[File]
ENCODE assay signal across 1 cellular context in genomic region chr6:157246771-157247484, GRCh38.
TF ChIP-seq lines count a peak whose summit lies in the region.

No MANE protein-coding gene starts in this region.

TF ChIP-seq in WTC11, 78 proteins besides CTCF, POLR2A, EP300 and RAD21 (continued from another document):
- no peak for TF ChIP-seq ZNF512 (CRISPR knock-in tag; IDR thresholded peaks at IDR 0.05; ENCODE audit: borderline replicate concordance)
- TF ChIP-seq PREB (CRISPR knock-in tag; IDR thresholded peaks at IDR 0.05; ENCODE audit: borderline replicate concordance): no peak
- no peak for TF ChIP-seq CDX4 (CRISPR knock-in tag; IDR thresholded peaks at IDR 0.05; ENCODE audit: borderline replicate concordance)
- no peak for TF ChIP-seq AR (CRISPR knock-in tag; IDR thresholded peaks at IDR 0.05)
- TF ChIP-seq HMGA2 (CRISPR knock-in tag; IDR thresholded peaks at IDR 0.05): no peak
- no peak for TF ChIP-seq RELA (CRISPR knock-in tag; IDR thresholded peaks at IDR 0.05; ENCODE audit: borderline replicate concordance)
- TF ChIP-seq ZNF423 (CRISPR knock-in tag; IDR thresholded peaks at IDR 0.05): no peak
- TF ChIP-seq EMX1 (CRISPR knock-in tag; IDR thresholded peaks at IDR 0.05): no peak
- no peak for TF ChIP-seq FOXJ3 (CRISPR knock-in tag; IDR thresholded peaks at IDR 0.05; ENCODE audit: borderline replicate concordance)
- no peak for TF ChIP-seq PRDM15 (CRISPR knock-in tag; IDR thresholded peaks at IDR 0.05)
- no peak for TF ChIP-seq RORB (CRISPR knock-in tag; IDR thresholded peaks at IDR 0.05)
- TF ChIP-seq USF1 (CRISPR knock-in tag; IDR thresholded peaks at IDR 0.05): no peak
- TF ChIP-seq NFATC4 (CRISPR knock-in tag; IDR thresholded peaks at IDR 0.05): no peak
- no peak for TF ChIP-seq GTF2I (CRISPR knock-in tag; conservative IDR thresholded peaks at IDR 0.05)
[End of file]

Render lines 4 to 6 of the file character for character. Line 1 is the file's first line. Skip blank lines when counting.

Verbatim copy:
TF ChIP-seq in WTC11, 78 proteins besides CTCF, POLR2A, EP300 and RAD21 (continued from another document):
- no peak for TF ChIP-seq ZNF512 (CRISPR knock-in tag; IDR thresholded peaks at IDR 0.05; ENCODE audit: borderline replicate concordance)
- TF ChIP-seq PREB (CRISPR knock-in tag; IDR thresholded peaks at IDR 0.05; ENCODE audit: borderline replicate concordance): no peak